Root condensed tannins vary over time, but are unrelated to leaf tannins

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  • Although the negative effects of root herbivores on plant fitness are expected to be similar to those of above-ground herbivores, the study of below-ground plant defences is limited compared to the rich literature on above-ground defences. Current theory predicts that concentrations of defensive chemicals above- and belowground should be correlated, as the evolutionary drivers that shape plant defence are similar across the whole plant. We conducted a field study to measure root condensed tannin concentrations in Populus tremuloides, and determine how they related to leaf condensed tannin concentrations, tree position within the stand (edge vs. interior), tree size, and time of year. Overall, root tannin concentrations were substantially lower than leaf tannin concentrations. At individual sampling periods, root and leaf tannin concentrations were uncorrelated with each other, and did not vary with stand position or size. Across the growing season both root and leaf tannin concentrations did show similar trends, with both highest in the early summer, and declining through mid-summer and fall. These results suggest that the mechanisms that influence leaf and root tannin levels in aspen are independent within individual stems, possibly due to different evolutionary pressures experienced by the different tissue types or in response to localized (roots vs. foliage) stressors. However, across individual stems, the similar patterns in chemical defence over time, independent of plant size or stand position indicate that larger scale processes can have consistent effects across individuals within a population, such as the relative investment in defence of tissues in the spring versus the fall. Overall, we conclude that using theories based on above-ground defence to predict below-ground defences may not be possible without further studies examining below-ground defence.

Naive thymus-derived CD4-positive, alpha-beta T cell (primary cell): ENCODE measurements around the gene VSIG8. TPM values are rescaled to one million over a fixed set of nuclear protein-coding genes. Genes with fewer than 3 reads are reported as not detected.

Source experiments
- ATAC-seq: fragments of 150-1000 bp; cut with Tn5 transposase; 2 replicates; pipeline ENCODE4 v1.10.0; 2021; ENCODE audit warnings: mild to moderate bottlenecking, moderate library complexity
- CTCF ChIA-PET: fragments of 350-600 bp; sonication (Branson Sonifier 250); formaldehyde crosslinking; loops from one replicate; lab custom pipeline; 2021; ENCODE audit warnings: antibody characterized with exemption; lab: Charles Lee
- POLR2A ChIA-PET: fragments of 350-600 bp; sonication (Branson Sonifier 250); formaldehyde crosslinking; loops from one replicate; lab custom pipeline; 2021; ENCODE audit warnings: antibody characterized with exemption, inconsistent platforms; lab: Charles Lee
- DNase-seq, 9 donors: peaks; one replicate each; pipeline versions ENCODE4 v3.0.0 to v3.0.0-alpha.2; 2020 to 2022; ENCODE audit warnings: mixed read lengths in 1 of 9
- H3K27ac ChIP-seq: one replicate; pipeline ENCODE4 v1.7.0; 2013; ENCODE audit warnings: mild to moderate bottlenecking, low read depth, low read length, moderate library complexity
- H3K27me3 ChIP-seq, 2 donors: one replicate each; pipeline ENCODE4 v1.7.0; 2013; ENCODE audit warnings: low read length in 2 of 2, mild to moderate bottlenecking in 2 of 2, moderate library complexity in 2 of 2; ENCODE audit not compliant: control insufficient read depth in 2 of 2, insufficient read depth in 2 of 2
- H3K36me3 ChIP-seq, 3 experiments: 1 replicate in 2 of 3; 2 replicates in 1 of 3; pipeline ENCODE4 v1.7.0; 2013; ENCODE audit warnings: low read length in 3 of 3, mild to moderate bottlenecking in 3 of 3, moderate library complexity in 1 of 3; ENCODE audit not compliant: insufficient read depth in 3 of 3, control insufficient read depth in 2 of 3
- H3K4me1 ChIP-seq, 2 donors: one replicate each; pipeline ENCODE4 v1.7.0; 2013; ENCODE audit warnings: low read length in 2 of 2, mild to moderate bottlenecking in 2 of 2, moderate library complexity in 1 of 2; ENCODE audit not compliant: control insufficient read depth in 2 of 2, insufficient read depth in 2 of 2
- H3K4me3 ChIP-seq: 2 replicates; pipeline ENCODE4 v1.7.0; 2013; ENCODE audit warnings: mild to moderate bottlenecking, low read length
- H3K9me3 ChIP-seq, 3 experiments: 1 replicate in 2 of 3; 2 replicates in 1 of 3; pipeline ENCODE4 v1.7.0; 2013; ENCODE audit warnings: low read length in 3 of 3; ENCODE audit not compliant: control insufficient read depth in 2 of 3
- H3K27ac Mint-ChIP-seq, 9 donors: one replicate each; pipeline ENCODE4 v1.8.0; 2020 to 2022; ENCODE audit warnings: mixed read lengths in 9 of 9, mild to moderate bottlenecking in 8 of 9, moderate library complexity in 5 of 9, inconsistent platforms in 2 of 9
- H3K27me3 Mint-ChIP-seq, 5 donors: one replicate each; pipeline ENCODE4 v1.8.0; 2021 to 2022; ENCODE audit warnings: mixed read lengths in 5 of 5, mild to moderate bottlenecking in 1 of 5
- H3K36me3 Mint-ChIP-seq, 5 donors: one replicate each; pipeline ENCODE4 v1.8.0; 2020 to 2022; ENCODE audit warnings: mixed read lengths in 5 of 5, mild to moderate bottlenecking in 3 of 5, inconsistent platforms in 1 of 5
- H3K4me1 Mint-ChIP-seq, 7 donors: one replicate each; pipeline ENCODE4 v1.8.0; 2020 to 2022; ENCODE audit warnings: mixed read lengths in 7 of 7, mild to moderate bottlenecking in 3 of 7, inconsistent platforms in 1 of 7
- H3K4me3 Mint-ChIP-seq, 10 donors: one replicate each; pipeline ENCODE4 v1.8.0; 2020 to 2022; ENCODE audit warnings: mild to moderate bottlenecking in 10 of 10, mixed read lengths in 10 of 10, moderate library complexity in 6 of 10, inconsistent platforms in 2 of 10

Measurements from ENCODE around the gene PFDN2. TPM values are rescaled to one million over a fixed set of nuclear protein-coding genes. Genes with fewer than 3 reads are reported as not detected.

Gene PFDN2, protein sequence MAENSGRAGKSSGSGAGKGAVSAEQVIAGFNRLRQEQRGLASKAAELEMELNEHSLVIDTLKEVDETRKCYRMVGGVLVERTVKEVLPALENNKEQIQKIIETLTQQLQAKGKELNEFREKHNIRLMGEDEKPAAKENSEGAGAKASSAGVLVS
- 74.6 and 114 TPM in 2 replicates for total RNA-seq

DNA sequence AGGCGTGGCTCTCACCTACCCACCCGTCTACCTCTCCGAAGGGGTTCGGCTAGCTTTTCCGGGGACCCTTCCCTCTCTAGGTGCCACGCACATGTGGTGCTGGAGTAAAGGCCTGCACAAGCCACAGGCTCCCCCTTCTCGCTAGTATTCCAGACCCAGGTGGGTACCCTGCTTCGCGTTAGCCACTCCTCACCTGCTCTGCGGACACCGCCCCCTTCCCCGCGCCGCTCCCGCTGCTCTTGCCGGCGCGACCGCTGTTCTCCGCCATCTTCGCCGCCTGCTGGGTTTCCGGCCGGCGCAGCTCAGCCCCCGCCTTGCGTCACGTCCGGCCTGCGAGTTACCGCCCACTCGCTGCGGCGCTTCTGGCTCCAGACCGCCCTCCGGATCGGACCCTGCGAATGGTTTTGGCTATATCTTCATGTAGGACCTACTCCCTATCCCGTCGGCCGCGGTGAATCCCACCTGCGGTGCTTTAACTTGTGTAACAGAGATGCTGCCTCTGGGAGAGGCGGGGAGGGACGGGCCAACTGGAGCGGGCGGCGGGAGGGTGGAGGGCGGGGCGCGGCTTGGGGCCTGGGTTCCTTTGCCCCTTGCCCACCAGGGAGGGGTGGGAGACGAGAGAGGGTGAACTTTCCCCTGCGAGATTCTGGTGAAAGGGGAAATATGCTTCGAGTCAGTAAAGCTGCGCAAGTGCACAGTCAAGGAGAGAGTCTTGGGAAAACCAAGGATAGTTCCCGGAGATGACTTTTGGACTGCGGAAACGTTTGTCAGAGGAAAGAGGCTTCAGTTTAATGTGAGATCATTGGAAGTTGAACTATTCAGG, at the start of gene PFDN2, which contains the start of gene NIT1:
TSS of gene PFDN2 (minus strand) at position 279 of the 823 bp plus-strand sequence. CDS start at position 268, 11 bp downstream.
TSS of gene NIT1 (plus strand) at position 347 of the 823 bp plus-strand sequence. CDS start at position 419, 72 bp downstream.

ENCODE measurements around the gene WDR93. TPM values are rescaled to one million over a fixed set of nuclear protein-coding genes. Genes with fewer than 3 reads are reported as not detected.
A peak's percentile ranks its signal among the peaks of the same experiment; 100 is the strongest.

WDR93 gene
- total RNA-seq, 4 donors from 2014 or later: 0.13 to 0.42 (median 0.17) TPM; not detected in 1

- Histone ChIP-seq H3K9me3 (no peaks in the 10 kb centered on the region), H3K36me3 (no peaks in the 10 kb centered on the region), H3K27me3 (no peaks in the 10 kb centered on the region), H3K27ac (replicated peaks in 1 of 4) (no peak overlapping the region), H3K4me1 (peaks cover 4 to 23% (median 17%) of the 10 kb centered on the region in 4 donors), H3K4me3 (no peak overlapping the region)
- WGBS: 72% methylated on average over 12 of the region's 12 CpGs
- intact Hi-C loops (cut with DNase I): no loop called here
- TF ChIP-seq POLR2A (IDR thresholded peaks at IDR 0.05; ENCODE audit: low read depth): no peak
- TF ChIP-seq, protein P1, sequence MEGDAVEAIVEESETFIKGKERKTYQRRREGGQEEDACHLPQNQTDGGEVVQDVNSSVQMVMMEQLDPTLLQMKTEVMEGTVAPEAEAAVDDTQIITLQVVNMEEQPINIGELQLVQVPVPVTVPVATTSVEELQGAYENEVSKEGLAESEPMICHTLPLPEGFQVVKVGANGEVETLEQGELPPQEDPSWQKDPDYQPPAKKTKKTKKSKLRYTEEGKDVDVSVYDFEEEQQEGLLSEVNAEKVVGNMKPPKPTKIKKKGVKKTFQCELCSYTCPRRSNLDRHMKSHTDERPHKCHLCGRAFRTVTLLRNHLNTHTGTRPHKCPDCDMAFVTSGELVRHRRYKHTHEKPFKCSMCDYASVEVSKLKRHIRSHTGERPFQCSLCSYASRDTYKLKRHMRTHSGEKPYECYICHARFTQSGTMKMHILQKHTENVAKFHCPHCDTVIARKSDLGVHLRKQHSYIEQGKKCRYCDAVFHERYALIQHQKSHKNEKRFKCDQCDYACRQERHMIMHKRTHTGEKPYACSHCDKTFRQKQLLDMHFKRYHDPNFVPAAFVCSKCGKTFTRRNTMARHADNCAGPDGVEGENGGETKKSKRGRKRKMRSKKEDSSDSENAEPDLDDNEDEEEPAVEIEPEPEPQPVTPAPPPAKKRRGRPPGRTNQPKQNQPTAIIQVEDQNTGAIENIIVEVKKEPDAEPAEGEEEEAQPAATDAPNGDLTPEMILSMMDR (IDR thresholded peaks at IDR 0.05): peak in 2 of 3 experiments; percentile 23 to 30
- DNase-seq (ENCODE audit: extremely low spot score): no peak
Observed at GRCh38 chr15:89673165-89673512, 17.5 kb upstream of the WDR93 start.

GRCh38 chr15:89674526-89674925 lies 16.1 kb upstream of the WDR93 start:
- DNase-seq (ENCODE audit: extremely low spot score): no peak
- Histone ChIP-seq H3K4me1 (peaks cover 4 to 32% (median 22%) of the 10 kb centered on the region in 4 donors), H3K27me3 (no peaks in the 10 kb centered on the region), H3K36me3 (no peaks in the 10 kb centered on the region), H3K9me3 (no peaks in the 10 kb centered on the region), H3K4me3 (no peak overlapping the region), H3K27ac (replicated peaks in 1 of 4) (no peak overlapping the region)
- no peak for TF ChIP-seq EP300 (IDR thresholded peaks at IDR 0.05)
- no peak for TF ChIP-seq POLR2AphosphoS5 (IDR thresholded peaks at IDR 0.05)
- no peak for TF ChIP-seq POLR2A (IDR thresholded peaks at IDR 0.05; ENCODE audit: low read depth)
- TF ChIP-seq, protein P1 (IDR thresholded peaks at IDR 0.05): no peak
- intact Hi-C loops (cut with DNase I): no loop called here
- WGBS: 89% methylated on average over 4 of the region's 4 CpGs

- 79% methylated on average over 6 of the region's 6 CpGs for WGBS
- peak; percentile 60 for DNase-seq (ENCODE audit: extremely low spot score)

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    Article (Published)
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    Attribution 4.0 International
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    • Dettlaff, M. A., Marshall, V., Erbilgin, N., & Cahill, J. F. (2018). Root condensed tannins vary over time, but are unrelated to leaf tannins. AoB Plants, 10 (4), ply044.
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